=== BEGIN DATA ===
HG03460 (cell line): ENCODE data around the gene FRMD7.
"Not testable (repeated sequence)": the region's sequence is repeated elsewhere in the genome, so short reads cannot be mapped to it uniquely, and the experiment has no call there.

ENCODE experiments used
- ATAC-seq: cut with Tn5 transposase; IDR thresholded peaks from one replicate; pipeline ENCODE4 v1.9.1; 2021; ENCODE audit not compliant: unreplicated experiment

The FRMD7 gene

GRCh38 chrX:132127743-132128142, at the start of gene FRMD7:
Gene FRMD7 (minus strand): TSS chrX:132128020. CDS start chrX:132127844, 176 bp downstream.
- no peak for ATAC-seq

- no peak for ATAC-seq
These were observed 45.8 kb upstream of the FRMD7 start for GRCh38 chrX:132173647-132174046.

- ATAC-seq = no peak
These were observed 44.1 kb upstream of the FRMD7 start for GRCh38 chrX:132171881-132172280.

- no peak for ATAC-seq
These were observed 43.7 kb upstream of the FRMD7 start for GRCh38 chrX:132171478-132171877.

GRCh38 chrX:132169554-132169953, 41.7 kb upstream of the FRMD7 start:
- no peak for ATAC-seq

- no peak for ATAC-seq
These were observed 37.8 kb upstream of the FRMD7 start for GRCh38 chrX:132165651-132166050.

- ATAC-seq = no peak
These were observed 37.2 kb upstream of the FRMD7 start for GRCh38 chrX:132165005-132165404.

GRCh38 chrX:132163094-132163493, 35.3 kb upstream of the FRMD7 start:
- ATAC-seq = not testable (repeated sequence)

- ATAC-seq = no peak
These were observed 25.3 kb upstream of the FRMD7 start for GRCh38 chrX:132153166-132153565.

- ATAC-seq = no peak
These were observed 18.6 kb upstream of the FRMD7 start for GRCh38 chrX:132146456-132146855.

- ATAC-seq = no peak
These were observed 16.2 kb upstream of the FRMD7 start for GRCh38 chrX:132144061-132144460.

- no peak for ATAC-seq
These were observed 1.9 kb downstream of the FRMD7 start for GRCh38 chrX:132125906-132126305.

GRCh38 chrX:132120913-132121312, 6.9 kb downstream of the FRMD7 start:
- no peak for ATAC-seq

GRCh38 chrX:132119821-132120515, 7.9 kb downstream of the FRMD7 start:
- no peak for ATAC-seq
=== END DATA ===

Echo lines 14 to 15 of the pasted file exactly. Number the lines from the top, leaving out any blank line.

These were observed 43.7 kb upstream of the FRMD7 start for GRCh38 chrX:132171478-132171877.

GRCh38 chrX:132169554-132169953, 41.7 kb upstream of the FRMD7 start: